Chairman of the economic cluster committee Cde Obert Mpofu said the Zanu-PF’s economic blueprint would form the basis of its election manifesto.

“This workshop will focus mainly on producing an economic blueprint by setting core objectives of the national economic blueprint, reviewing, critically analysing and thoroughly debating sector strategies and policies to employ in turning around the economic fortunes of our country in a manner that is consistent with Zanu-PF’s ideology,” he said.

“We hope to come up with a proposed Zanu-PF Economic Policy Blueprint which will be presented at the 13th National People’s Conference for adoption.”

“This is intended to form the basis of crafting a robust economically-driven 2013 election manifesto.”

The conference would be held in Gweru from December 4 to 9.

MDC-T’s economic blueprint would be titled: “Jobs, Upliftment, Investment, Capital and Environment”.

Mr Mwonzora said the the creation of jobs would be backed by foreign direct investment.

“It is our economic and social vision for Zimbabwe. Juice is not achievable at the moment, but in the event that we take over the leadership of the country,” he said.

The blueprint is a counter to Zanu-PF’s Indigenisation and Economic Empowerment programme under which foreign owned companies operating in Zimbabwe are obliged to cede at least 51 percent shareholding to indigenous people.

MDC-T is on record condemning the economic empowerment policy.


President Robert Mugabe is using constant election talk as a ruse to prevent Zanu PF from discussing his succession, with the unintended consequence of the ploy being the scaring away of investors and sluggish economic growth, MDC leader Welshman Ncube said.

In a wide-ranging interview in which he spoke about his relationship with Mugabe and Prime Minister Morgan Tsvangirai, their continued support for Deputy Prime Minister Arthur Mutambara, the stalled constitution-making process and his prospects in the next  elections, Ncube said he did not anticipate polls in March as repeatedly claimed by Mugabe.

Ncube suggested Mugabe may not be serious about early polls given that he has been calling for elections “tomorrow” since 2010.

“Mugabe has said to us there will be an election every year for the last two years,” said Ncube.

“There should have been an election before the end of last year. There was supposed to be an election before the end of this year; now there is supposed to be an election no later than March next year… Look, there is a method to that madness and the method is simply to say if I’m having an election around the corner there is no issue about who is the Zanu PF candidate.”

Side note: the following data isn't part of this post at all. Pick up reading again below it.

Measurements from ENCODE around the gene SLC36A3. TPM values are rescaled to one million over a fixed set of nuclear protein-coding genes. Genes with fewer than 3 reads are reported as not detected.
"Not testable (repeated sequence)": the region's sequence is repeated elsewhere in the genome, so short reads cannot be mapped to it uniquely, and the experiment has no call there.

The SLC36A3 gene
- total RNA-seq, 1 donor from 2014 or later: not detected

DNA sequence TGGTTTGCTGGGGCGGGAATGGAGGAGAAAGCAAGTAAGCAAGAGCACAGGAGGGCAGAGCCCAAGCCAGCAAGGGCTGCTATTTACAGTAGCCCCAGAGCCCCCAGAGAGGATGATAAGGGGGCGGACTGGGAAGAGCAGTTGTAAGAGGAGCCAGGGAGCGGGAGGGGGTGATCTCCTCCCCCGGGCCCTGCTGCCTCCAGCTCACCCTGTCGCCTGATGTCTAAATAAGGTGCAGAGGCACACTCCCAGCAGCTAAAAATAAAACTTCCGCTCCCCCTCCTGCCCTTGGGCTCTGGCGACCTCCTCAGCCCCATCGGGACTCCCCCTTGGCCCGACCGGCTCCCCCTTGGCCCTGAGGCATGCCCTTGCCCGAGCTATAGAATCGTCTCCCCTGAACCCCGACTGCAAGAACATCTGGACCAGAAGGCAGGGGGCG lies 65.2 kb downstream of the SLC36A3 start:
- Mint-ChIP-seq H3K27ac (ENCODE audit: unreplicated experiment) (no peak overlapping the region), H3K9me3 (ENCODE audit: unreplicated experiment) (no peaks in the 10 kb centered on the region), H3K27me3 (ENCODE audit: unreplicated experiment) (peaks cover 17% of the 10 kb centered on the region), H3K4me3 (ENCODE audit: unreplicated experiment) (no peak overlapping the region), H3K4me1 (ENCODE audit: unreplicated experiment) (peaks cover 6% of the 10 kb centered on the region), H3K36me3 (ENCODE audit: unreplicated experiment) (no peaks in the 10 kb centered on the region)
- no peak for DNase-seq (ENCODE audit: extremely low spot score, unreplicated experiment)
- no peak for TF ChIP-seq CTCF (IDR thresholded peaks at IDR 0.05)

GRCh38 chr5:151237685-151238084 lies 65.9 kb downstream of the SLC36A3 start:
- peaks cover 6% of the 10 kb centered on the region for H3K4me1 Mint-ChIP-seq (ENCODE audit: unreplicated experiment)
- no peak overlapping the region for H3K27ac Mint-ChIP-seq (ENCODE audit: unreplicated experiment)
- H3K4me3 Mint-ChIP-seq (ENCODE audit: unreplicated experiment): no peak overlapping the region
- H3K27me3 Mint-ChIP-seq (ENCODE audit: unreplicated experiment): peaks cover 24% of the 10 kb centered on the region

Ncube said Mugabe’s antics had kept the country’s economy stagnant for the past three years as investors adopt a wait-and-see attitude.

“It is a damaging and selfish strategy to make sure the economy does not grow so that others do not get the credit. So you can go into an election and say all these others have also been in government with me but they also failed.”

Given outstanding processes needing completion before polls, Ncube said it is likely elections would be held around June 2012. He confirmed he would contest the presidential poll, but would not forge alliances with the MDC-T out of which his formation split in 2005 because the MDC-T reneged on an electoral pact on the eve of the 2008 harmonised elections.

Although he did not share the same values, policies and ideology with Tsvangirai, Ncube said he had a good working relationship with him in government. He had also managed to find “comfort zones” to work together with Mugabe on government business despite having a “disrespectful disagreement” over the way Mugabe had handled the principals’ issue.

Ncube insisted Mugabe and Tsvangirai were interfering in the internal affairs of his party by disregarding a High Court ruling and the Sadc Maputo resolution which declared Mutambara was not a principal.

Mugabe and Tsvangirai’s argument that the matter was still in court after Mutambara’s appeal to the Supreme Court does not  hold water because the High Court judgment stands until the Supreme Court rules otherwise, said Ncube.

“If they didn’t want to interfere in the internal affairs of MDC, they would accept our communication from the party that says the MDC had its congress and it elected so and so as its president…” he said.

“Read (Justice) Kamocha’s judgment;  it’s clear that the legal position is that the congress is valid unless there is a court of law which has overturned it. So what Mugabe and Tsvangirai have done is to say the congress is invalid unless and until the matter is finalised in the Supreme Court.”

Ncube also said Tsvangirai was shooting himself in the foot by siding with Mugabe, who want a dysfunctional government so he could implement very little of the Global Political Agreement.